26 Feb 2018

Why hunting accidents happen

From Nine To Noon, 9:22 am on 26 February 2018

There have been 28 fatalities in deer hunting incidents in the past 24 years - often where the shooter mistakes a person for a deer.

New research on what happens as hunters identify a target might be taking us closer to understanding why it can sometimes go wrong.

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Photo: 123RF

Karl Bridges of University of Auckland has found that pupil dilation, hydration and even personality type could influence a hunter's decision-making at the point of firing.

For his PhD research at the School of Psychology, Bridges immersed himself in the hunting culture; getting his firearms licence, doing a deerstalkers' training course and going hunting a few times.

In an experiment using a safety training hunting scene simulator, he discovered hunters’ pupils dilated on hearing the stag’s roar and at the approach of the animal.

Bridges says dilated pupils can potentially affect the accuracy of the shot, though it’s not clear to what extent, as more light is let in and the hunter is viewing something like an overexposed image.

It turned out people who scored higher on the scale of extroversion were more likely to discharge their firearm.

Participants in the video hunting simulation didn’t have to shoot, Bridges says. "Some didn’t even raise their rifle, because they never felt there was a time to take a safe and successful shot. Those that did generally speaking were more extroverted.”

This doesn’t mean extroverts are more likely to fail to identify a target correctly. “What it means if anything is you’re more likely to walk out of the forest with a deer on your back.”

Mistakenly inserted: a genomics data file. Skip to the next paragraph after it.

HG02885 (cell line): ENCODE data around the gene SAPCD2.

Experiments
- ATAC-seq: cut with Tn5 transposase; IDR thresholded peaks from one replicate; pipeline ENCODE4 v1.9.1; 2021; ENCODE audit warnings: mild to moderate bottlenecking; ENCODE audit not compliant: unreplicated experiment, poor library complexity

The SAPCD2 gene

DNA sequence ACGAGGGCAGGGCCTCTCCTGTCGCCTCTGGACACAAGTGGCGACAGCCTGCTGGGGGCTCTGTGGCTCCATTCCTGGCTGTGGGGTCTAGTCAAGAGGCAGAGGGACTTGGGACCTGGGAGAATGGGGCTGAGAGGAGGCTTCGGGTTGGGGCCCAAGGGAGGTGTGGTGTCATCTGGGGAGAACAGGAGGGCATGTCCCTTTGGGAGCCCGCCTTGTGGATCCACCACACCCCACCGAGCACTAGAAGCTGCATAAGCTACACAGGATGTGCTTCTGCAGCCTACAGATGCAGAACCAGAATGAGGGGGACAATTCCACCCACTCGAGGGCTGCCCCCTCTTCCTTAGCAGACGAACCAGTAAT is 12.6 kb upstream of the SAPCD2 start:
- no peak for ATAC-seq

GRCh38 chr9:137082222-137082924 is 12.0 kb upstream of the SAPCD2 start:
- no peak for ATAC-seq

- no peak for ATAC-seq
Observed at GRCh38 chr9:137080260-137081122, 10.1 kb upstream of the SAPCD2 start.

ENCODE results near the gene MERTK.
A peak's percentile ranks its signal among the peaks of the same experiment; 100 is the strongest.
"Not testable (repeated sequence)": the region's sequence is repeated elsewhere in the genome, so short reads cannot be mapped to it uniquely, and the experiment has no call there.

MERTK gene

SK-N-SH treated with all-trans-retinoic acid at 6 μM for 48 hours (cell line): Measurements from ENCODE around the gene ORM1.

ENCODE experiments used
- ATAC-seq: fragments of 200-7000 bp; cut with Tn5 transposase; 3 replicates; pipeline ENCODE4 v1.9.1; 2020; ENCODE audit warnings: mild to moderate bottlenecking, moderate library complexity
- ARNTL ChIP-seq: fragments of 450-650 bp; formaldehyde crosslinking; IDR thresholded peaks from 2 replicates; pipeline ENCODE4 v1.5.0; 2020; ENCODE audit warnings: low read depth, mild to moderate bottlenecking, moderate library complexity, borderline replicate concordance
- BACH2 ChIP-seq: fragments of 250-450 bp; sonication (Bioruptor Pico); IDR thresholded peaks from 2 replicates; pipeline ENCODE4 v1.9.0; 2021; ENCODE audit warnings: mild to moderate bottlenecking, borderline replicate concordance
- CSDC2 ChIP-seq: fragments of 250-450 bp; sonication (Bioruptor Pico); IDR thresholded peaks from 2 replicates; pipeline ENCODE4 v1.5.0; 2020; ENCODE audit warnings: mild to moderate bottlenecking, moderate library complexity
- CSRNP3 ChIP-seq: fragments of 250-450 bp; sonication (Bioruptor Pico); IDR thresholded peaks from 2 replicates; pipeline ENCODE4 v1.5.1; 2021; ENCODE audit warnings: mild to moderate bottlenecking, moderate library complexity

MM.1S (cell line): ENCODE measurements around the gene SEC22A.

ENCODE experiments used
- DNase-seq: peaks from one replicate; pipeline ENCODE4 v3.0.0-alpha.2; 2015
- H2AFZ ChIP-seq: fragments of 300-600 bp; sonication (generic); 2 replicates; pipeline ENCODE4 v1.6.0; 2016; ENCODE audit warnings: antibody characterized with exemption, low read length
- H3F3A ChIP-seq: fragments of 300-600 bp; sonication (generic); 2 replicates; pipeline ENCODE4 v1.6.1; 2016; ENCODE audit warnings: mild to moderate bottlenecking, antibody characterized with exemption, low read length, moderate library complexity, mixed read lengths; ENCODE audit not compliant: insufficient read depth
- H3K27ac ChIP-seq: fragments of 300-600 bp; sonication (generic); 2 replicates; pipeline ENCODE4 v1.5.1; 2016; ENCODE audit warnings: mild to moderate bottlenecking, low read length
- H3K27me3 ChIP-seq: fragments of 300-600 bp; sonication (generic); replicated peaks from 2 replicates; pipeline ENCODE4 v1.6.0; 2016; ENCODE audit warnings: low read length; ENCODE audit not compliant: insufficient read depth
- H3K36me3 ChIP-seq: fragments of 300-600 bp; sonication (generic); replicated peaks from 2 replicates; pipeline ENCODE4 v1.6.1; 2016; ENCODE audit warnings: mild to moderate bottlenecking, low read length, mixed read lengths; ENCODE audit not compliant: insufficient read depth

The experiment also found hunters’ level of hydration affected the accuracy of their shooting.

Those who’d drunk water in the previous three hours were more likely to hit the target than those who’d had water in the past 12 hours.

He also found that participants over-estimated the time that had elapsed during the experiment by between 19 and 38 percent.

This could mean that when a hunter thinks they’ve looked at a target for two minutes, they may have done so for one-and-a-half minutes.

Bridges set up a process where hunters could confidentially report near miss cases, where they’d realised at the last minute they’d targeted the wrong animal or a person.

From these, he confirmed decision-making can be easily upset in the early stages – such as hearing a rustle in the trees and thinking there a deer is approaching - and this in turn can snowball into a mistaken identification. Experience and know-how, as well as final checks before pulling the trigger, can put hunters back on track, he says, so training is critical.

Bridges is two years through the research and will be taking the findings and designing new experiments.

He says it’s like having a jigsaw puzzle in front of him. “Each of these little jigsaw pieces are just getting a little bit sharper so we’ll just keep going on until we can come up with – pardon the pun – the silver bullet at the end of the day.”

His findings are appearing in the March edition of Human Factors Journal.